Market Notes Oct. 1, 2020



We won’t bury the lead. There have been no deaths. But other than that, the Glass Incident Fire has been brutal. This fire began 9-27 on the border of Napa and Sonoma counties, and fire authorities are anticipating two weeks for full containment. Admittedly we were wrong when we suggested last week that the overall fire situation was on the mend.  So far only 2% has been contained. Mandatory evacuations are over 70K and over 114 structures have been burned to the ground. Wineries, restaurants, tasting rooms, resorts have been destroyed. Over 48l acres have been burned including the Michelin three star Restaurant at Meadowood.  It has not yet been confirmed but early investigations suggest that this fire was started by downed power lines.  Estimates for losses of wine are in the hundreds of millions.


Heirloom tomatoes have tightened up, both conventional and organic. It looks like the domestic product is finishing up while the Mexican product will not begin for about two weeks.  We anticipate Los Angeles loading to begin as early as October 12. There are a few cases available as growers finish up but any reasonable pallet volume with color, quality, and legs are going to be tough to find. Organic Early Girl tomatoes are just beginning harvest here in central California and the crop looks great. These are dry farmed tomatoes so they are thicker skinned lower water content and increased sugar. The thick walls of the dry farmed tomato with the reduced fluid in the flesh make this Early Girl taste like sauce. This is a quick season (8 weeks if we are lucky), possibly made quicker by quirky weather. Finally we are just a long week away (10 days) from yellow tomato harvest in northern Florida.  We will start taking orders late next week.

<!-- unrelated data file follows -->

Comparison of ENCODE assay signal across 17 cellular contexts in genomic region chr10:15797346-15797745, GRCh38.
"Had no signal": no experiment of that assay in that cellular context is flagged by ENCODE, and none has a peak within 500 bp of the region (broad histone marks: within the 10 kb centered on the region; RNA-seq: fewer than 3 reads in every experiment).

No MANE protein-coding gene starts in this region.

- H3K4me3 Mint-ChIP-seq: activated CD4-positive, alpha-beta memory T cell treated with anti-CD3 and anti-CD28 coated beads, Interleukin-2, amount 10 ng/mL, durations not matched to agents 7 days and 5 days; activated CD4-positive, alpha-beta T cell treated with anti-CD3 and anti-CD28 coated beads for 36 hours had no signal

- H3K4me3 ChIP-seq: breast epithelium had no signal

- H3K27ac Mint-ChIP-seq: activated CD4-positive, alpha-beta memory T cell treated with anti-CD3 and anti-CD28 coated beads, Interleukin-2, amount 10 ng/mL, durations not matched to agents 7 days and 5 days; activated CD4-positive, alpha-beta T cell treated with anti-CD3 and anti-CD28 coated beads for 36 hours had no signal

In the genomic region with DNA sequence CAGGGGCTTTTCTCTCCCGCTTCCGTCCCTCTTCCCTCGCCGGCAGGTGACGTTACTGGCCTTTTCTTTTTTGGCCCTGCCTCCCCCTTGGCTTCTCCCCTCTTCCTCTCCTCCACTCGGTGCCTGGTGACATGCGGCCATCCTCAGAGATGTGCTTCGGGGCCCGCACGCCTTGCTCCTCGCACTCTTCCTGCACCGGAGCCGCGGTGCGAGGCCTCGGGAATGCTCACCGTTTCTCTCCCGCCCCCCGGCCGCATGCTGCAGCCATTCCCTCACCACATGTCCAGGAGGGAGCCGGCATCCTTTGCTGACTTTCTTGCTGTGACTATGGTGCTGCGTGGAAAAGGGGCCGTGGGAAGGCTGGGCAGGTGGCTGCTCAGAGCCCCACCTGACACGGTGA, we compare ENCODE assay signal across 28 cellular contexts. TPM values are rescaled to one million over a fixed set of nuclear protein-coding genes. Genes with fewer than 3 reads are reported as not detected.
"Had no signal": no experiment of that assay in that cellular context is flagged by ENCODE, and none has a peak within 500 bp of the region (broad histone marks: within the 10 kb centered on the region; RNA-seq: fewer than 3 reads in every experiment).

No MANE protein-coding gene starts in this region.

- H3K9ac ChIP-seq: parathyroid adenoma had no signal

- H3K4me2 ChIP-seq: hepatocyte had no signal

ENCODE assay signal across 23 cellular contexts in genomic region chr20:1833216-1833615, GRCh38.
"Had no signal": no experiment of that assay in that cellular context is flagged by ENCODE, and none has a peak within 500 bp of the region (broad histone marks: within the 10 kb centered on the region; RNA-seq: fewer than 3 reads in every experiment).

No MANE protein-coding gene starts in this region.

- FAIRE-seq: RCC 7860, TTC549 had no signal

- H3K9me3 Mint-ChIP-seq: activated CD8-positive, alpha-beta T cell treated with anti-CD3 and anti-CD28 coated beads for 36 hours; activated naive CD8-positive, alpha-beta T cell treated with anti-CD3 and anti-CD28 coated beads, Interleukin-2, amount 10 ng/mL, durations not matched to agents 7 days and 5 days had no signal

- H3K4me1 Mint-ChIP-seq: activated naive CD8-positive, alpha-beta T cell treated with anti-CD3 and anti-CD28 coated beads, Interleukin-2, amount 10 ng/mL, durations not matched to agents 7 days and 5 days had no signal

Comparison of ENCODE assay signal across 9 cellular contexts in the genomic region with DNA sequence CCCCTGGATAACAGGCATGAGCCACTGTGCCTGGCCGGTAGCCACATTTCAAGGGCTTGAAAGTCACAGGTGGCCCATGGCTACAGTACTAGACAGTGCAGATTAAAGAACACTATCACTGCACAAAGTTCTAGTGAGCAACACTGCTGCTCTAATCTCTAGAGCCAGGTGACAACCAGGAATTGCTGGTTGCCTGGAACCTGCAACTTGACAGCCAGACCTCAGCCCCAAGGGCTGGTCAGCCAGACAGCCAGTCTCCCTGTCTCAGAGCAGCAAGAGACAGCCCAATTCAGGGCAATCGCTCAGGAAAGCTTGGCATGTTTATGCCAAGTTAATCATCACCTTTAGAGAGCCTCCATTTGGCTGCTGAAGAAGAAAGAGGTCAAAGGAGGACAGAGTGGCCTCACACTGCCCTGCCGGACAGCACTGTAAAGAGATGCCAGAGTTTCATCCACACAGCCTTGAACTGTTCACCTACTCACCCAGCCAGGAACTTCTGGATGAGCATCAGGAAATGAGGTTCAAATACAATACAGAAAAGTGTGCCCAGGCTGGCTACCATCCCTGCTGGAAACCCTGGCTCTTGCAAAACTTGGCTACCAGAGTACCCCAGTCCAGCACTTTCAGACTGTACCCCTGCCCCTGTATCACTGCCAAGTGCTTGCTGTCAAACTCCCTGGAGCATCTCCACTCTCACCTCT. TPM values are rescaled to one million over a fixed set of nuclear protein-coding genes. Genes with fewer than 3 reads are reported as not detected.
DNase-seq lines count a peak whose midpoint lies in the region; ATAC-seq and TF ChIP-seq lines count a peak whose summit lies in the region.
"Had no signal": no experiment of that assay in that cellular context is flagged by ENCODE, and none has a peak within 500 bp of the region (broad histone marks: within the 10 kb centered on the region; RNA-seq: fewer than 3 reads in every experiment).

Buddha Hands usually indicate the beginning of the winter citrus season, and we are pleased to report that they are in stock both grower direct and well as being in the markets. They vary greatly in size and right now, because they are so new, are being sold individually. Etrog (Ponderosa Lemon) are also in stock so the football season can have its citrus mascot. As always the season starts off bitter and ends up sweet. As always our customers want the sweet stuff now and the bitter tuff in the spring. Too bad, here’s what we got. Kaffir limes and Yuzu fruit are available for all those authentic sauces you’ve been waiting to make. The latest and greatest sour meme Sudachi is also ready for the zesting and the retail packed sweet limes complete the initial lineup. Kumquats and mandarins can’t be far behind along with the first of the blood oranges that are usually the opposite of sweet and lacking in color.


   In Ancient Greece, when Daphne begged the gods to protect her from the amorous Apollo, they turned her into my tree — sweet, noble and true. Indigenous to the Mediterranean basin, but originally from Asia Minor, my tender perennial evergreen is a member of the avocado family and grows to 10-20 feet with clusters of tiny greenish yellow flowers that produce shiny blue-black berries. I am oval, smooth, firm, glossy dark and about 2-4 inches long. Recently seen fresh, but usually dried, you love my strong flavor and aroma, but only if you drop me in, then pull me out, before you eat whatever I’m flavoring — sauces, soups, stews, meat, poultry, fish, vegetables, legumes, pates, marinades. My volatile oil is cineole and is popular in liquors, colognes, and aftershaves. An indispensable seasoning since the 1st century AD, I am antiseptic, digestive, expectorant, and anti-rheumatic.  I’m good for stress reduction, wound disinfectant, and for varicose veins. I’ll live for a long time, sealed and hidden in the dark, but when I get old and impotent, please be kind and discard me. You may not know that when crushed, I repel cockroaches; whole, I will keep weevils out of your dried goods.  Without me, you wouldn’t have bouquet garnish, an Old shellfish boil, a Nobel or poet laureate.


Call 908-789-4700 –Lisa or Richard– Fax 908-789-4702 Visit us at “like” us @ Culinary Specialty Produce on Facebook© Culinary Specialty Produce, Inc., 2015